If you remember none of this until you heard or read about it later, maybe it’s because you were actually born in 1961. The first music you recall, when you were three or four, was "I Want To Hold Your Hand" and its flipside "I Saw Her Standing There" by the Fab Four. Then you were told about distant rice paddies and heroism – if you were lucky, but likely it was skewed by the new "American" press and a self-important, sometimes seditious Hollywood. But you were, and are today, in good company with your fellow 50-years-olds: 1) the great NFL QB class of Boomer Esiason, Dan Marino and Steve Young; 2) pop screen types like Meg Ryan and Michael J. Fox; 3) your babysitter Stephen Hillenburg, the creator of "SpongeBob SquarePants"; 4) bazillionaire CEOs like John Compton of PepsiCo and Chicago Mercantile’s Craig Donohue (now, don’t we feel inadequate?); and at least one sovereign world leader, President … Ilham Aliyev of Azerbaijan.

Before we close this 50-year peek back at Cambridge and our "American Graffiti" year of 1961, let’s return for a moment to January, to three days before JFK was sworn in. President Eisenhower gave his farewell address and coined the term "military-industrial complex". He cautioned the nation from drifting too far from its democratic principles and mission of peace in the world, of becoming too entrenched in academic and corporate weapons R&D. "For every old blackboard, there are now hundreds of electronic computers." (1961!) He further noted that in all wars up to Korea, nations could, in time of peril, quickly beat plowshares into swords, then with victory readily return to tilling the soil. But apparently no more, given that we were 15 years into a cold war (which lasted 40.) By ‘61, though, the arms race had become too technologically and economically complex for easy extraction, too politically and socially so.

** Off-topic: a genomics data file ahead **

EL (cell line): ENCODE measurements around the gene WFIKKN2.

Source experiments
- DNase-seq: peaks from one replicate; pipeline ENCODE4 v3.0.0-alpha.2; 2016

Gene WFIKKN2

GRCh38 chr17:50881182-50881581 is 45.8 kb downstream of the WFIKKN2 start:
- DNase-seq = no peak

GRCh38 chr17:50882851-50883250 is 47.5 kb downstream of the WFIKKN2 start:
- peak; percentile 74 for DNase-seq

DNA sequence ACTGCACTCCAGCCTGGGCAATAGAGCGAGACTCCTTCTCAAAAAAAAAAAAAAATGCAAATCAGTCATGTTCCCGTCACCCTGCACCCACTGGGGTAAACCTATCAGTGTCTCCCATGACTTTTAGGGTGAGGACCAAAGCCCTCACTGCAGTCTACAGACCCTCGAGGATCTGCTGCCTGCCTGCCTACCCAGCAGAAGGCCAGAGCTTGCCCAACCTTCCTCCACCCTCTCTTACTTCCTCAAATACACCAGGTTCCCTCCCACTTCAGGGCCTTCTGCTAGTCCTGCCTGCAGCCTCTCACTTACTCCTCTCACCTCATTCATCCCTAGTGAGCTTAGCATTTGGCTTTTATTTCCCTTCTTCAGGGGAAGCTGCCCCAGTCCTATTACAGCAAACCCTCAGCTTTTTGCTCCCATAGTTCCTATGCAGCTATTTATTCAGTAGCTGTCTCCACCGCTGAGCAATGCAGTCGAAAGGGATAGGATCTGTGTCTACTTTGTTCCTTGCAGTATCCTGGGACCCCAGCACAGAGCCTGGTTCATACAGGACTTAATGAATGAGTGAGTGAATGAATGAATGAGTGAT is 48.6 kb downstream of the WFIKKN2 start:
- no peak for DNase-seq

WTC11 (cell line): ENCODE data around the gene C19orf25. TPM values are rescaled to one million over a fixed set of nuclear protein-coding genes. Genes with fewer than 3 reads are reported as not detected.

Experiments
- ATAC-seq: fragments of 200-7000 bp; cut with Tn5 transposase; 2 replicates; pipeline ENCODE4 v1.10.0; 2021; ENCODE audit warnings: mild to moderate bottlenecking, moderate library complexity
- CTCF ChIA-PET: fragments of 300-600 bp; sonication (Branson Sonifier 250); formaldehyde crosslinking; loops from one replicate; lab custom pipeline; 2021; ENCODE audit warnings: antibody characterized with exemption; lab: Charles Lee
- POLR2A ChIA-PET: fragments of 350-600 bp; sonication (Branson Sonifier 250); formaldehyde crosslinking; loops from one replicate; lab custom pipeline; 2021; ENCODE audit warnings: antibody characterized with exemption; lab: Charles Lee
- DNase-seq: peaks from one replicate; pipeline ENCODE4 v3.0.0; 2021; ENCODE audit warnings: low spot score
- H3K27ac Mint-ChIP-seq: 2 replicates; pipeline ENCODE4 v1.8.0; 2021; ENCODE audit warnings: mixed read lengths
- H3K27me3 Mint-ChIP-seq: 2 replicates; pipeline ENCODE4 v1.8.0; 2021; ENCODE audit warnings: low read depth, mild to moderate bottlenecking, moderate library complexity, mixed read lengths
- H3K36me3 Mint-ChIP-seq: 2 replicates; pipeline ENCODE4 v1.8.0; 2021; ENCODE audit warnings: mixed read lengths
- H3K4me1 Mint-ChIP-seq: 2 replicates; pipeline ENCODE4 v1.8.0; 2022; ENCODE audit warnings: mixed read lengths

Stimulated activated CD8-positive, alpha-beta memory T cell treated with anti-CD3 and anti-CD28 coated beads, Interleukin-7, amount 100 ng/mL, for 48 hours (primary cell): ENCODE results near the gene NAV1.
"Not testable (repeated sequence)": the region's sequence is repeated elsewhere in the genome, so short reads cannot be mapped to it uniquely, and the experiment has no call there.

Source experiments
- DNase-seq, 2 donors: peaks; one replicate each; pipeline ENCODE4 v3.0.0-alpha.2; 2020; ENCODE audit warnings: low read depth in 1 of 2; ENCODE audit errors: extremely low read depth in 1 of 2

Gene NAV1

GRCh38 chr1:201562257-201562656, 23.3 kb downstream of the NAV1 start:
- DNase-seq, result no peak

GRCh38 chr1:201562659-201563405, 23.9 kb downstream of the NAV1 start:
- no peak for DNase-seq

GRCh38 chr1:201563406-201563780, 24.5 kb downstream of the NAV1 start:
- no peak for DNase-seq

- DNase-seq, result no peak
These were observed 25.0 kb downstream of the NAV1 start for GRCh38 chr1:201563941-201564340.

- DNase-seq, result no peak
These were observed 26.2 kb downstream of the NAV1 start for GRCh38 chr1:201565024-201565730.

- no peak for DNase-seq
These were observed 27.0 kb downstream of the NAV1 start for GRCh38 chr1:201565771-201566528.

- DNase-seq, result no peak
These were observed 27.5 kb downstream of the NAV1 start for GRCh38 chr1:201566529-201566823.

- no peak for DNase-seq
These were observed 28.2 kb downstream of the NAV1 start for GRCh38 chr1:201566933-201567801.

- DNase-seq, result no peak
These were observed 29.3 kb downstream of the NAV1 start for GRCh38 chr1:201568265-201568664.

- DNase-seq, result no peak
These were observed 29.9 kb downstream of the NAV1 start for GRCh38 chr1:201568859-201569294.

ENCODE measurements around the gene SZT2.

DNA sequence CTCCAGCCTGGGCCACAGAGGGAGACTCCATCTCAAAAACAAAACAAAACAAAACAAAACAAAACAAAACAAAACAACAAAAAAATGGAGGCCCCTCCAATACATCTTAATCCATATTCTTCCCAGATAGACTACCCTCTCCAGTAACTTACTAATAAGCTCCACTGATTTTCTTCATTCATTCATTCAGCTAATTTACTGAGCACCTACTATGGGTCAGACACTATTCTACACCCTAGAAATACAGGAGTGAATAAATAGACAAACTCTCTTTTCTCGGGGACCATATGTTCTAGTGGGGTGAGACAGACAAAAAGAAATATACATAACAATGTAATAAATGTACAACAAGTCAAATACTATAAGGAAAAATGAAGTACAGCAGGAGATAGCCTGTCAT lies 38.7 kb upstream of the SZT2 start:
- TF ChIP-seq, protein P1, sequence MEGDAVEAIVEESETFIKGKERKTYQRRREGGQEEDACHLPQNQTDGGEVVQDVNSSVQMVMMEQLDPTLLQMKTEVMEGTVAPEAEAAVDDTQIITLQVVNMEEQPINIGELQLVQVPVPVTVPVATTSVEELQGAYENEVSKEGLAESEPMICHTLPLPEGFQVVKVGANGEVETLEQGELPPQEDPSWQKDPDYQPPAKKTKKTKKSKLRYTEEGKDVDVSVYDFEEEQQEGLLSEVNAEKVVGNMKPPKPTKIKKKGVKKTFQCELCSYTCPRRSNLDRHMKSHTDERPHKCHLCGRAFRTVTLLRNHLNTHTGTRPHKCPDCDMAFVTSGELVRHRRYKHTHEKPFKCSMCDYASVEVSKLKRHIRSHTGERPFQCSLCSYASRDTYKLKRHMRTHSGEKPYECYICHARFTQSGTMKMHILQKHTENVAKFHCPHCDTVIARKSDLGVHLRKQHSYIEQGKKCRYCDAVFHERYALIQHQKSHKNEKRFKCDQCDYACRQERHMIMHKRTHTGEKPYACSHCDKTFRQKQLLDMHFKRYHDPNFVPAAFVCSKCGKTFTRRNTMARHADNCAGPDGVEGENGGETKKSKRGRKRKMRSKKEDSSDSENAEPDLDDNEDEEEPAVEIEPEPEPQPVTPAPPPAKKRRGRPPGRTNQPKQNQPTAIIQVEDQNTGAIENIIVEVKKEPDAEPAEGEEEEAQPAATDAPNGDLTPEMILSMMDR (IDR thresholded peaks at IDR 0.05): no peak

Ike, however, tempered his fears by wisely acknowledging the latest and continuing threat: "We face a hostile ideology – global in scope, atheistic in character, ruthless in purpose, and insidious in method." The risk that year, of course, was Global Communism; too bad he didn’t live to see the fall of the Wall in 1989, engineered by his patriotic successors, Richard Nixon and Henry Kissinger, Ronald Reagan and George Bush the elder. While modern Communism still throttles basic human rights, so too does the latest hostility, "global, ruthless, insidious". And indeed atheistic, certainly to the ideals of a loving and generous deity, the God of Ike’s America, then as now. This we know because, like every US President who preceded him, Dwight D. Eisenhower invoked the Almighty for guidance and thanksgiving (and not by rattling sabers, or cell phones, to slaughter): "No people can be bound to acknowledge and adore the invisible hand, which conducts the Affairs of men more than the People of the United States. Every step, by which they have advanced to the character of an independent nation, seems to have been distinguished by some token of providential agency." (George Washington, First Inaugural Address, New York City; April 30, 1789.)

Likewise this can be said of the citizens of the Cambridge Patent, who gather Sundays (and other days) in the dozen or so churches and temples about the District: "Where two or three are gathered together in His name He will be there in their midst, and there is love."

Next time: Chapter IV: 100 years ago – 1911, The Modern World

Sources include: Cambridge Central School yearbooks; The Washington County Post (discontinued); Gleanings (New Skete Monastery, 1977-1981); Raymond family archives.

Tom Raymond may be reached at: